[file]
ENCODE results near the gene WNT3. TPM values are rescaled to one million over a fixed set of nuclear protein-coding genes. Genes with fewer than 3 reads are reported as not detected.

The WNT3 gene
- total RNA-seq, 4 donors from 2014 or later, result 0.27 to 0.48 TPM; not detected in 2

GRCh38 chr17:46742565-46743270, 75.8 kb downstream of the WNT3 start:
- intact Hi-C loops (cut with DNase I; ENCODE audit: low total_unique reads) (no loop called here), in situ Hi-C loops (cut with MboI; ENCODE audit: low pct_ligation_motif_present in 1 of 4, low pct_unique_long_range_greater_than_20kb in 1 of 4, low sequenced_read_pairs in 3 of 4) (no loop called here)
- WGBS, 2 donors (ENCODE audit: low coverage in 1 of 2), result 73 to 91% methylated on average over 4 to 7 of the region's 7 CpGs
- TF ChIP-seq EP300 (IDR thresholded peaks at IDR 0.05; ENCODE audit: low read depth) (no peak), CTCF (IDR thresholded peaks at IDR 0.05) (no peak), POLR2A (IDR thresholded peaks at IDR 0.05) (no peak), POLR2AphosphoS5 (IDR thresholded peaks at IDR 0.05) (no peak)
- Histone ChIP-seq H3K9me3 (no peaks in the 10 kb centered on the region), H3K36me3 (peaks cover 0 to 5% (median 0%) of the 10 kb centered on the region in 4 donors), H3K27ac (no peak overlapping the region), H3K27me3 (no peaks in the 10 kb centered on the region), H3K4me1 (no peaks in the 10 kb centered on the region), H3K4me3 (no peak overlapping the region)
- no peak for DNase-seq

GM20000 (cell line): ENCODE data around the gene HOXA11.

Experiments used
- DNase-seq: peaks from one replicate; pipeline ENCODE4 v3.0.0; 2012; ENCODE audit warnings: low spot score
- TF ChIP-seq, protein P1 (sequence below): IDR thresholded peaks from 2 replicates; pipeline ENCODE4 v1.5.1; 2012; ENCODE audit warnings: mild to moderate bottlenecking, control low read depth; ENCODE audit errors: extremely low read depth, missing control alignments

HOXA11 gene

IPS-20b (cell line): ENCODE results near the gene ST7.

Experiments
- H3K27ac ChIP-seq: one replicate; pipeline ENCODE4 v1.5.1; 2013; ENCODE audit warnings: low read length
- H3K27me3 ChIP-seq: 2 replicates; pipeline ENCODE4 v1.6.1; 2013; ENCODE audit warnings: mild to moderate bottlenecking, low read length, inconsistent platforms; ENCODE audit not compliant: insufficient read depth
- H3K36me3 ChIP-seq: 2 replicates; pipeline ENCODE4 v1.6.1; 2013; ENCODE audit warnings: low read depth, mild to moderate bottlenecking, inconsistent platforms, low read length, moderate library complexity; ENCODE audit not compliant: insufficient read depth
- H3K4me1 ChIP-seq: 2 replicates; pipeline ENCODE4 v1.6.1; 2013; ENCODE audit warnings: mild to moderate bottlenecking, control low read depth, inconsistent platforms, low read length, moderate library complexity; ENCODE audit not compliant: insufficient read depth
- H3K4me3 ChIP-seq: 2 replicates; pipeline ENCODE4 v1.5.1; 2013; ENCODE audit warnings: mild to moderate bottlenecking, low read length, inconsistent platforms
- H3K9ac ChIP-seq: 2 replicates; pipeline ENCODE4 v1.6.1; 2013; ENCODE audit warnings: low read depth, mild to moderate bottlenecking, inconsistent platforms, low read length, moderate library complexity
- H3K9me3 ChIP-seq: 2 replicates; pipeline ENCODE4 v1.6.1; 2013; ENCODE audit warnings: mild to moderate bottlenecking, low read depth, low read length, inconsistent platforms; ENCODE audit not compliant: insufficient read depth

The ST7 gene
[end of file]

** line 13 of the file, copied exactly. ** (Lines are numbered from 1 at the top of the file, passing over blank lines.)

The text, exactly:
- TF ChIP-seq, protein P1 (sequence below): IDR thresholded peaks from 2 replicates; pipeline ENCODE4 v1.5.1; 2012; ENCODE audit warnings: mild to moderate bottlenecking, control low read depth; ENCODE audit errors: extremely low read depth, missing control alignments